While Final Cut is mildly enjoyable, it’s not as good as One Cut of the Dead and feels too close to the original text.
Shinichiro Ueda’s One Cut of the Dead is one of the most interesting filmmaking exercises of the past decade. While far from perfect, the movie’s meta-narrative is insanely fun. It starts with an unbroken 37-minute take in which actors who play in a zombie movie get attacked by real zombies. After that, we find out how the movie was made from the director’s perspective, and that’s where the real joy of watching the making of an amateur production gets seen.
What’s most impressive about One Cut of the Dead is how the film employed non-professional actors and that Ueda shot the entire thing in eight days. It was one of the biggest successes of the Midnight Madness festival crowd and led Academy Award-winning director Michel Hazanavicius to remake the movie in French with Coupez!
Known in North America as Final Cut, the movie has finally been released in the United States this week after a 2022 Cannes Film Festival Premiere, and it’s as faithful as you would think a French remake of One Cut of the Dead would be. But it’s also perhaps too faithful and greatly suffers from wanting to achieve a nearly shot-for-shot remake of the movie so as not to alienate fans of the original cult classic.
Final Cut is Too Faithful And Misses an Identity
Hazanavicius does try to infuse an even bigger meta-narrative by having Yoshiko Takehara reprise her role from the original movie as Ms. Matsuda, One Cut of the Dead’s fictional producer. In Final Cut, the movie is set in a world where One Cut of the Dead premiered in Japan and became a worldwide sensation. Filmmaker Rémi (Romain Duris) is tasked by his producer colleague Mounir (Lyes Salem) to remake One Cut of the Dead for a French audience, but he cannot change anything from the original script, including keeping the Japanese names of the characters.
He assembles a team of well-known actors, including acclaimed Cannes star Raphaël (Finnegan Oldfield) and influencer Ava (Matilda Lutz), who are teased as the film’s main stars. But after an incident occurs, Rémi is forced to star in the movie alongside his wife, Nadia (Bérénice Bejo), who retired from acting after her method techniques endangered the film productions she starred in, alongside putting her family deep in debt. The goal is to pull off a live stream of their movie, shot in a 37-minute-long unbroken take.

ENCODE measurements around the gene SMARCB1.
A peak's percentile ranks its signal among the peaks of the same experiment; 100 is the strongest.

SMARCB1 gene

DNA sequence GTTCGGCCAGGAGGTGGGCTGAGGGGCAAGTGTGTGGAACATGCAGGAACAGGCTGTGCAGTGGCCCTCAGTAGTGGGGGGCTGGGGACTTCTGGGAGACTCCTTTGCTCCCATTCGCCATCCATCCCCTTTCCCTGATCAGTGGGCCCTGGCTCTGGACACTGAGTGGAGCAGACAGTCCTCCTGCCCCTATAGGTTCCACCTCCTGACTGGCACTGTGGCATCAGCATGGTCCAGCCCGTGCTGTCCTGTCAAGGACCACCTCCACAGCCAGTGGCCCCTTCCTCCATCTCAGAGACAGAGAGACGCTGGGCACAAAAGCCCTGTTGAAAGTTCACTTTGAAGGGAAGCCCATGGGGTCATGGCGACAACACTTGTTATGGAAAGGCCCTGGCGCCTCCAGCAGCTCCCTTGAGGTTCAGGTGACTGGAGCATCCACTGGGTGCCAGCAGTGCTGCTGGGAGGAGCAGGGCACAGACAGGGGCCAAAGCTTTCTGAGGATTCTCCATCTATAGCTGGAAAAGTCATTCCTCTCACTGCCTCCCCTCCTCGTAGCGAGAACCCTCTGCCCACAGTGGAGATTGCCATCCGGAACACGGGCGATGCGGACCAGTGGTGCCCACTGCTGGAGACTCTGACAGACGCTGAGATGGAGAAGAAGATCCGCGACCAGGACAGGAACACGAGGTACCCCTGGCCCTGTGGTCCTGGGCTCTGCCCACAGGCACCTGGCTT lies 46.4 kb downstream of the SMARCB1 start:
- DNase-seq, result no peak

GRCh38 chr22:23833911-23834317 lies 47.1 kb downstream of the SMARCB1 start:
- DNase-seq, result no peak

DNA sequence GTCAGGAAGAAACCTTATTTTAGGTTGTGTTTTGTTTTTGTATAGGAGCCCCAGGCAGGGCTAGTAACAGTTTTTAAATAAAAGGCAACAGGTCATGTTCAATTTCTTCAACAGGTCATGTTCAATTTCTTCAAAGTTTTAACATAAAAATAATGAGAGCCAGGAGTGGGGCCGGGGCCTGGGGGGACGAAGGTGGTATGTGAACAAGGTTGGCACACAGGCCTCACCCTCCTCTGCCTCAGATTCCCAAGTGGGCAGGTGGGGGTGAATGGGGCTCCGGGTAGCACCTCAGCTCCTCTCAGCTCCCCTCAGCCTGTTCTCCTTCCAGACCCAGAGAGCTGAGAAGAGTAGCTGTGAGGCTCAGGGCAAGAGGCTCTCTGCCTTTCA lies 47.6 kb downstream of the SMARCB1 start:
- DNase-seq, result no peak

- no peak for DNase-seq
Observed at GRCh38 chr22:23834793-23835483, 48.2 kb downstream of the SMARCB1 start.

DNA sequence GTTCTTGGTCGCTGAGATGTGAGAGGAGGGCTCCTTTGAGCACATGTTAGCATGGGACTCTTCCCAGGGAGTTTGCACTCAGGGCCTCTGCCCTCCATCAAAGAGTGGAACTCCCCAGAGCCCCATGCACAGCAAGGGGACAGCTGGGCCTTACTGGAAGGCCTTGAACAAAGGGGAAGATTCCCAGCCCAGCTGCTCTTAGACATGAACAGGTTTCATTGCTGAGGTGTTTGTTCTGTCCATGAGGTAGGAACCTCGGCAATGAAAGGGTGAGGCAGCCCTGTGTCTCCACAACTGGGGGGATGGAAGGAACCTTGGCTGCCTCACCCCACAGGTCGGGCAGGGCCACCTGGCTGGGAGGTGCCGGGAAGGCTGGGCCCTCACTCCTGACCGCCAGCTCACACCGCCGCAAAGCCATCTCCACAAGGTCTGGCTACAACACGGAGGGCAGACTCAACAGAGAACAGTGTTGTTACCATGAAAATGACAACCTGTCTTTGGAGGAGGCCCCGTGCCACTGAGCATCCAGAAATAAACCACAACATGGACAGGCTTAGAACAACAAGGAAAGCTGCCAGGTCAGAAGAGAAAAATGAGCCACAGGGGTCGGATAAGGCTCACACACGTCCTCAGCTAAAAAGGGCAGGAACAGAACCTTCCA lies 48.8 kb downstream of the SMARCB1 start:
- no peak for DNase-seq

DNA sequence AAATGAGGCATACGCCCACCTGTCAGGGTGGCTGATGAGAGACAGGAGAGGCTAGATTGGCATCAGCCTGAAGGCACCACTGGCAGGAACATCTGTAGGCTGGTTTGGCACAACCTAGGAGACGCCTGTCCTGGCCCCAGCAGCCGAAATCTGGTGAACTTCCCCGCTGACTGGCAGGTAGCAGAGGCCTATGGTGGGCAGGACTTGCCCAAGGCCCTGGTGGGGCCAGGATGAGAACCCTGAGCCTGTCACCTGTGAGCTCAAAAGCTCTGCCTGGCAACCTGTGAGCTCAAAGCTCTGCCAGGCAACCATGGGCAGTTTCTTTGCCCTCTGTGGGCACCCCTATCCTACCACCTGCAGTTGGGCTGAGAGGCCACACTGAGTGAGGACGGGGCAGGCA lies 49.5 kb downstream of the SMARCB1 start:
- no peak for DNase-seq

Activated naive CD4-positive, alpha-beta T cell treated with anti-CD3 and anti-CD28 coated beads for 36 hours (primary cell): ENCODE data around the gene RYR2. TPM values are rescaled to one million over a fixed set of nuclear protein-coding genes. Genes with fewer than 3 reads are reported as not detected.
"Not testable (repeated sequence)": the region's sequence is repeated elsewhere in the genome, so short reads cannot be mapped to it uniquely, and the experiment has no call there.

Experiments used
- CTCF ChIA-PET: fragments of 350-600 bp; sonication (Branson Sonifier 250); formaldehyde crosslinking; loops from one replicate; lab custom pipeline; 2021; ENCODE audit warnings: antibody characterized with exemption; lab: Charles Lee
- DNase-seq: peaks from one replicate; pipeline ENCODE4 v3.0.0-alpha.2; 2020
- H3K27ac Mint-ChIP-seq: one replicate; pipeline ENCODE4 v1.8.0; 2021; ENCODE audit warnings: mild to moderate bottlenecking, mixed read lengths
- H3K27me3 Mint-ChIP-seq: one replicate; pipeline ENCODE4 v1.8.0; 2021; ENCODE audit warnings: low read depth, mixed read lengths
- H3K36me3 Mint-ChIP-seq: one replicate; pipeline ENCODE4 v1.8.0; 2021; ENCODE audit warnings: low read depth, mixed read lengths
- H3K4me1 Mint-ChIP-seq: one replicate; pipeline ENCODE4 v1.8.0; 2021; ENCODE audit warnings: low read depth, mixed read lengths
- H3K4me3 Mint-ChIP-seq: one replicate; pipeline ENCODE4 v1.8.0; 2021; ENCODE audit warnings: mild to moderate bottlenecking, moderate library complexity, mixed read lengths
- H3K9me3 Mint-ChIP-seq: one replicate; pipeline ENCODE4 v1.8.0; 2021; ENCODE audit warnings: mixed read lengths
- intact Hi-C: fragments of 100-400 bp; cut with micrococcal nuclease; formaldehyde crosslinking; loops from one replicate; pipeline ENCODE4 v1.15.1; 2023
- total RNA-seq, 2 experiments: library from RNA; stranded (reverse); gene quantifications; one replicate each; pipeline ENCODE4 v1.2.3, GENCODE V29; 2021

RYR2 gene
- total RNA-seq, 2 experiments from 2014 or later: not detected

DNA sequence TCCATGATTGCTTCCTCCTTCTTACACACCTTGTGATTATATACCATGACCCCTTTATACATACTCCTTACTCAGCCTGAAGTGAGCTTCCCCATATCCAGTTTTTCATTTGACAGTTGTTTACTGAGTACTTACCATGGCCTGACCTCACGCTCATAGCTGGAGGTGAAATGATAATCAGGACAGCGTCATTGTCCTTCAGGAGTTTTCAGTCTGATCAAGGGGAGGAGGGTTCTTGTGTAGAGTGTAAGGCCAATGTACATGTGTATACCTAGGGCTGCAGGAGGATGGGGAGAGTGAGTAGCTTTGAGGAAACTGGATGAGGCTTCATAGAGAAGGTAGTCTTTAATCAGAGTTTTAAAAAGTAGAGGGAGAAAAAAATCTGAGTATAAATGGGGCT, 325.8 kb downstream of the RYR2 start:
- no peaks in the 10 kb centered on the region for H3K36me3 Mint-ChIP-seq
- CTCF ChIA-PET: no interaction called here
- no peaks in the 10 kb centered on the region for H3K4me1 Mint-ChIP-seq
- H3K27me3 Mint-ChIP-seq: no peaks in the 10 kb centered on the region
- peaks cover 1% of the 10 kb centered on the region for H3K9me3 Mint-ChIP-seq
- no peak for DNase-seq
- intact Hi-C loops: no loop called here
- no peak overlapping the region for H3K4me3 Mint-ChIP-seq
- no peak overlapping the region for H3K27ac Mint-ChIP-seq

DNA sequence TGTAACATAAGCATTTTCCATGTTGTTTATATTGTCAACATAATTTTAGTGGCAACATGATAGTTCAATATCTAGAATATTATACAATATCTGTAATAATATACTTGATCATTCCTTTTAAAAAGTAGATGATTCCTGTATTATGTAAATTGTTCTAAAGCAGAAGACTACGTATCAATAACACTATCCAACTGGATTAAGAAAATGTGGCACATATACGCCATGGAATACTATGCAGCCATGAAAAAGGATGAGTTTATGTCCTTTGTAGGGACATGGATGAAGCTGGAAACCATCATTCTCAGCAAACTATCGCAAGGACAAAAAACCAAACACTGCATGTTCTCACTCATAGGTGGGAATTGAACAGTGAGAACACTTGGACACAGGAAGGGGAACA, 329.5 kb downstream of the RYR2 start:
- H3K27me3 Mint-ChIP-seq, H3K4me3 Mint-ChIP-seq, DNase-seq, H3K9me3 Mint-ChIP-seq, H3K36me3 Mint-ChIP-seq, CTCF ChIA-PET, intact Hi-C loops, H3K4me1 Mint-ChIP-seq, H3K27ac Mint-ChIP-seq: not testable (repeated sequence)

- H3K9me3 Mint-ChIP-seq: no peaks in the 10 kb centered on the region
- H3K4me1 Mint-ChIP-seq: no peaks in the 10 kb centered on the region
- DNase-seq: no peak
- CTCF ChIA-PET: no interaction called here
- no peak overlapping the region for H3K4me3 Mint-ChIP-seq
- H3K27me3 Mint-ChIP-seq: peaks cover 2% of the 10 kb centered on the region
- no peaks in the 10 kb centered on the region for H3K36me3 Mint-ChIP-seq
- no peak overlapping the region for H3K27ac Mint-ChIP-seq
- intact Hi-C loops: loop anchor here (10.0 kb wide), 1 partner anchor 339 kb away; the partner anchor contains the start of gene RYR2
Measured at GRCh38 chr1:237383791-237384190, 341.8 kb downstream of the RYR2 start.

Final Cut – Official Trailer
In hindsight, Hazanavicius and cinematographer Jonathan Ricquebourg pull off the unbroken take successfully, but you can see where the scene is digitally stitched together, compared to how Ueda and cinematographer Tsuyoshi Sone make it all feel like one continuous take (the end-credits scene show how key moments of that sequence were pulled off, and it’s terrifically impressive). The non-professional aspect of the movie worked in its favor because the filmmakers had to improvise and use amateur filmmaking techniques to sell the sequence, whilst Hazanavicius emulates amateur techniques with a bigger budget. So it doesn’t have the same value and isn’t as creative.
There are a few neat camera tricks, including following the characters by pushing a wheelchair with the camera operator on it, but that’s about it. The rest is an almost carbon copy of the original’s tracking shot, with a couple of drawn-out jokes that don’t work and the replacement of the original’s POM! slide with Krav Maga techniques. That’s a fatal flaw because Ueda consistently feeds the viewer’s mind with elements we will eventually see make the “one-take” and the POM! slide was integral to one of the movie’s best running gags.
Final Cut‘s Professional Setting Reduces Its Impact
It also doesn’t help that Final Cut employs well-established French actors to replace the original’s non-professional players. Romain Duris, Bérénice Bejo, and Matilda Lutz are big names (Bejo was nominated for an Academy Award for Hazanavicius’ The Artist) and can’t sell playing “unprofessionally.” Are they having fun? Sure! Is Lutz the film’s highlight? Of course, but their performances don’t hold up to the same level as the performances from the original actors, where they knew they were starring in something special.
A bigger budget does mean Hazanavicius evolving on the gore, which leads to the film’s excessively violent scenes being even more bloody and squirm-inducing, with lots and lots of vomit being used for comedic purposes. If you’re squeamish, you might not enjoy it very much, but I’ll admit I laughed on several occasions, even knowing what was going to come. Final Cut also expands upon the making of the one-take by adding a new character to the mix, Fatih (Smoking Causes Coughing‘s Jean-Pascal Zadi), the movie’s composer, who attempts in vain to add some music to the movie but can’t follow the one-take’s multiple improvisational aspects. Zadi is always funny, and it’s no exception here.
It’s just a shame that Hazanavicius takes very little liberties with the storyline and doesn’t give One Cut of the Dead its proper “French” version. Yes, it’s mildly enjoyable to watch because the original movie is highly enjoyable, but it feels too close to the original that it never finds its own identity. Hazanavicius is a talented filmmaker, despite what some of his detractors say. His OSS 117 riffs are incredible, and The Artist propelled him to Hollywood fame. He could’ve absolutely made something great out of One Cut of the Dead. Unfortunately, he chose not to.
Final Cut is now playing in select theaters. What did you think of Final Cut? Is One Cut of the Dead the superior film? Let us know what you thought of Final Cut in the comments below, and be sure to follow us on social media!